The new variables are
- bike_visits: The number of visits in 2017 from riders traveling from a different postal region.
- local_visits: The number of visits in 2017 from riders traveling within the same postal region.
- to_trip_duration: The average duration of rides arriving at this postal region.
- from_trip_duration: The average duration of rides leaving at this postal region.
- station_count: The number of bike share stations within a postal region.
Histograms were plotted for each cluster and ridership were examined to see if there are key difference between clusters. Only relevant graphs are shown to showcase the following key insights.
Food and Experiential cluster (Cluster 1) have lowest ridership with a mean of 16K visits in 2017, and the average duration is about 5-10 minutes longer for rides from and going to these areas. Looking at the spatial distribution of cluster 1, they are located on the outer parts of Toronto. Since there might be limited docking stations in surrounding neighborhoods, this can cause ridership to be low and rides to be much longer.
In contrast, within Coffee Shop Venues (cluster 2) we can see that the average duration is the shortest (14 mins, 840s) while ridership is very high at an average of 51K rides in 2017. This may be related to the characteristic of areas within this cluster group, areas with more coffee shops tend to be along busy commute routes such as areas surrounding Union station. Looking at the map of Toronto, areas belonging to cluster 2 are closer to Union station and have more than one nearby subway station.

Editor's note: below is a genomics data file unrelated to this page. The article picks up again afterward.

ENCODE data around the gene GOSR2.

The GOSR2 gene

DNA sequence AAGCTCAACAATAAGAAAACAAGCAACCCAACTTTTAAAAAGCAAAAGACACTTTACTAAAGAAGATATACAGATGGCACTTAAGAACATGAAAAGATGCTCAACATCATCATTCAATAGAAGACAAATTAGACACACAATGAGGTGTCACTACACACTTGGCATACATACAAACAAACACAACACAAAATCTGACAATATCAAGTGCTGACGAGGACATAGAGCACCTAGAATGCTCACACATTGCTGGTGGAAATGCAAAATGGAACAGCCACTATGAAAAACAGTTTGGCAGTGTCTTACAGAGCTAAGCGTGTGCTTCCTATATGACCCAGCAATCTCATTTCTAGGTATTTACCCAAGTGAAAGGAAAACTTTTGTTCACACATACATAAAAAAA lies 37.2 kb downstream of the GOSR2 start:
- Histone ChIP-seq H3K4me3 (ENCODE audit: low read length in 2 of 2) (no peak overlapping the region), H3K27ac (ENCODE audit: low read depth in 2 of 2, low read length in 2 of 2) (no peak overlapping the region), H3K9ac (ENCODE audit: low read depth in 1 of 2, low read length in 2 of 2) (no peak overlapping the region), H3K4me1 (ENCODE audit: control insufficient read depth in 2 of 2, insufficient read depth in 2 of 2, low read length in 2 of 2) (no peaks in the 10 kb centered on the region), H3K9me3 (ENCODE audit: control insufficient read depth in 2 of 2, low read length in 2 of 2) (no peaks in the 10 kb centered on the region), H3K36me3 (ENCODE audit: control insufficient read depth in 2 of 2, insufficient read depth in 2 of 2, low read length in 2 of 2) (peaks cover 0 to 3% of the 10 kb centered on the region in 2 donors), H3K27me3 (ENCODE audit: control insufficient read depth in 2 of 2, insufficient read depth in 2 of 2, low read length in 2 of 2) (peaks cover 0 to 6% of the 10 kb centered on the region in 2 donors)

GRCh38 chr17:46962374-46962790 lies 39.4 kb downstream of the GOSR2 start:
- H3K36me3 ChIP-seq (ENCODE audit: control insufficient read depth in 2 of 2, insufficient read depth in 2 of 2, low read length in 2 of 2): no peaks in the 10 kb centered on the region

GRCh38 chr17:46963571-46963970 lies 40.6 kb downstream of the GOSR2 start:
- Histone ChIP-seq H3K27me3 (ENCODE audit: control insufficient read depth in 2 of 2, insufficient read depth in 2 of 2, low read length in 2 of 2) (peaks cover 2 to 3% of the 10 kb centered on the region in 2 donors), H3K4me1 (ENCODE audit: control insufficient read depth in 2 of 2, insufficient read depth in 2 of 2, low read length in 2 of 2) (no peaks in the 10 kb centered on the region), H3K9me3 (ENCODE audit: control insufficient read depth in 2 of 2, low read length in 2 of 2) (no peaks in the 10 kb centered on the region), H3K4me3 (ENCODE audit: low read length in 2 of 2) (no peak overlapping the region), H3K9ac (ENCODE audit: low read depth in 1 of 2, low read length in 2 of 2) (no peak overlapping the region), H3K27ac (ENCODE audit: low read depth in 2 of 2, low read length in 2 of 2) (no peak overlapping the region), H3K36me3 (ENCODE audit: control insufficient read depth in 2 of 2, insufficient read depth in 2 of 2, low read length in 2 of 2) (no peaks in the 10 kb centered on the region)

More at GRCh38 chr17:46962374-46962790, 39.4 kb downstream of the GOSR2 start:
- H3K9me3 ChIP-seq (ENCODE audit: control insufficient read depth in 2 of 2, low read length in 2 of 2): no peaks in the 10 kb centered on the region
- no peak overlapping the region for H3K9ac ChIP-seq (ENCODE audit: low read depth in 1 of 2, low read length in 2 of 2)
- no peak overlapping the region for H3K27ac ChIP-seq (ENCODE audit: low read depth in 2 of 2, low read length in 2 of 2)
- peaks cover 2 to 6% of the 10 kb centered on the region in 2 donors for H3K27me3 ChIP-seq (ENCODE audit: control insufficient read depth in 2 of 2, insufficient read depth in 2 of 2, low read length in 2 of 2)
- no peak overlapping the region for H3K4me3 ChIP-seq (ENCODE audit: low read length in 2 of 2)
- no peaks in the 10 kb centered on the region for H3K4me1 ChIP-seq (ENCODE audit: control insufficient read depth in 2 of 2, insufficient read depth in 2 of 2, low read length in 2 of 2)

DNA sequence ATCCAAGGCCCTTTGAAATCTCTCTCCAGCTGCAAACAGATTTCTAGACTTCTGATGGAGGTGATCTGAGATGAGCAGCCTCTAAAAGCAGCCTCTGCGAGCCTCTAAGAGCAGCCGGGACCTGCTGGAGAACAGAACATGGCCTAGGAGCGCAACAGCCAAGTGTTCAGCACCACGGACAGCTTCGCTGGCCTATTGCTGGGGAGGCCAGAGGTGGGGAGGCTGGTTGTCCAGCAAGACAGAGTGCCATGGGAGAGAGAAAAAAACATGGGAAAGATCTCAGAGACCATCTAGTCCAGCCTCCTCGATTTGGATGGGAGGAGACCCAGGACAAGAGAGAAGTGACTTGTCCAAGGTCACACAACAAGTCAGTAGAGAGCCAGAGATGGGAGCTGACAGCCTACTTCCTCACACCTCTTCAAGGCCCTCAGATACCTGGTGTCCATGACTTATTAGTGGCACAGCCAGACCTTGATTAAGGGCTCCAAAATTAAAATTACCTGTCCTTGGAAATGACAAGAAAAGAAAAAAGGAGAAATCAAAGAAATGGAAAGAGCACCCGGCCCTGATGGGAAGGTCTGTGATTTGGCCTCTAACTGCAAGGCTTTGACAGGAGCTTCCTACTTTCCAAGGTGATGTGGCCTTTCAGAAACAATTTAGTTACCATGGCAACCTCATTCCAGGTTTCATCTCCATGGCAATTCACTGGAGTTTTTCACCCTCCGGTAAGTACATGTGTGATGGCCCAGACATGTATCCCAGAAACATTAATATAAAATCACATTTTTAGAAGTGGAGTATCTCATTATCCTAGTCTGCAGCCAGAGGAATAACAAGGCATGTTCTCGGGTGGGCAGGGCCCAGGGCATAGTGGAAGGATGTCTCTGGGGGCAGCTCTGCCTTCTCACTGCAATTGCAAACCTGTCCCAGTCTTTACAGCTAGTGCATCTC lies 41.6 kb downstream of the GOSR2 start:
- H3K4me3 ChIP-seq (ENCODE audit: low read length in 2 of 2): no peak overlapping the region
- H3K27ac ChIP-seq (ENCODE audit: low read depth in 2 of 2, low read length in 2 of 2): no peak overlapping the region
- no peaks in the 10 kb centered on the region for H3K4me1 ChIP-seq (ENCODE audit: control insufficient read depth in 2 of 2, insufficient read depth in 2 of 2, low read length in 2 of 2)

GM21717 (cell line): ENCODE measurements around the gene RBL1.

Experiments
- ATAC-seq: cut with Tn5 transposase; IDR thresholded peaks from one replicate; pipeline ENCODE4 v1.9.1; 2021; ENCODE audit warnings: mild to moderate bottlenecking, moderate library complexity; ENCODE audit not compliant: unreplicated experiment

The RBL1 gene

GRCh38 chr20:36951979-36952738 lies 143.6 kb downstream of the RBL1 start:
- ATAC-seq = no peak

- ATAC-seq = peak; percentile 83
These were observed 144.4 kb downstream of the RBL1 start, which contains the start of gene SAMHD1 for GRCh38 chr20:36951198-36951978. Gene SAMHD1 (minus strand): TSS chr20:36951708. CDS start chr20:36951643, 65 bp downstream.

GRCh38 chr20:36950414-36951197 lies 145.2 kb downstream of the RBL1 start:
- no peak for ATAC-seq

Within cluster 3 (Café and Social Venues) rides in the same postal region are double those of other clusters, which suggests that riders are using bike shares to travel to nearby destinations. However, rides to areas outside the cluster area are also high (62K in 2017) which skews the average duration to be a bit longer at 20 mins.
Although Toronto is the biggest city in Canada, some may consider it underdeveloped compared to other metropolises around the world. When clustering the 31 postal regions, we were able to see some correlation with the urban sprawl. Initially, I hypothesized that types of venues within an area can attract bike share riders, but the research findings showed that subway stations and Union stations attracted the most ridership from nearby areas.
Additional data from the City of Toronto’s website can be incorporated to account for confounding effects such as total bicycle movements  and bikeways (bike lanes, signed bicycle routes, and pathways) . Future studies can include comparing bike share users with everyday bikers or analyzing the correlation with the availability of bike lanes and pathways. Clustering of venues can also include ridership data to consider the traffic in the neighborhood.
The study was limited to the 31 postal regions as that is where bike share docking stations are. Clustering can expand to include other regions to find similar areas for new stations. Considering that the average duration of a trip is 16 minutes and low ridership in cluster 1, new stations should be no further than a 16-minute bike ride away from the nearest existing docking station.
Implications of this study can go beyond management of bike share programs to city planning as the flow traffic is dependent on many factors. One approach is to analyze the differences and similarities of neighborhoods to see how communities in Toronto adjust to the increase in traffic or the increase in population.
As space becomes more limited and growth of transit system is slow, many commuters will consider combinations of transportation based on whichever option is the most efficient. This research proves the case that transportation organizations should work together to find a solution that is different from the traditional way of thinking. One good example is the Presto card system, which made it easier for commuters to transfer in between the GO and the TTC .
- Statistics Canada - 2016 Census Results
- Ontario Ministry of Finance - Ontario Population Projection Update
- Wikipedia - List of Postal Codes of Canada:M
- BeautifulSoup Package
- FourSquare - API
- City of Toronto - Bike Share Toronto Ridership Data
- City of Toronto - Bike Share Toronto
- City of Toronto - Bicycle Counts
- City of Toronto - Bikeeway
- PRESTO Card Program